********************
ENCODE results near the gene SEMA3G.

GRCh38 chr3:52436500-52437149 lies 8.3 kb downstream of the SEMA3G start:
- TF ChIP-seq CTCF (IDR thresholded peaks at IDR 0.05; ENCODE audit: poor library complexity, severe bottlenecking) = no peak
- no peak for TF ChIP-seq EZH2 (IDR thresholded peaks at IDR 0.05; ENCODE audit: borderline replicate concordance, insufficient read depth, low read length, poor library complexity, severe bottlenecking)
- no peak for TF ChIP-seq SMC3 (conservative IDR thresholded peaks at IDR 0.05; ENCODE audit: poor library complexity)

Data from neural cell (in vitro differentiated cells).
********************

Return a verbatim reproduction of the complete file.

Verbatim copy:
ENCODE results near the gene SEMA3G.

GRCh38 chr3:52436500-52437149 lies 8.3 kb downstream of the SEMA3G start:
- TF ChIP-seq CTCF (IDR thresholded peaks at IDR 0.05; ENCODE audit: poor library complexity, severe bottlenecking) = no peak
- no peak for TF ChIP-seq EZH2 (IDR thresholded peaks at IDR 0.05; ENCODE audit: borderline replicate concordance, insufficient read depth, low read length, poor library complexity, severe bottlenecking)
- no peak for TF ChIP-seq SMC3 (conservative IDR thresholded peaks at IDR 0.05; ENCODE audit: poor library complexity)

Data from neural cell (in vitro differentiated cells).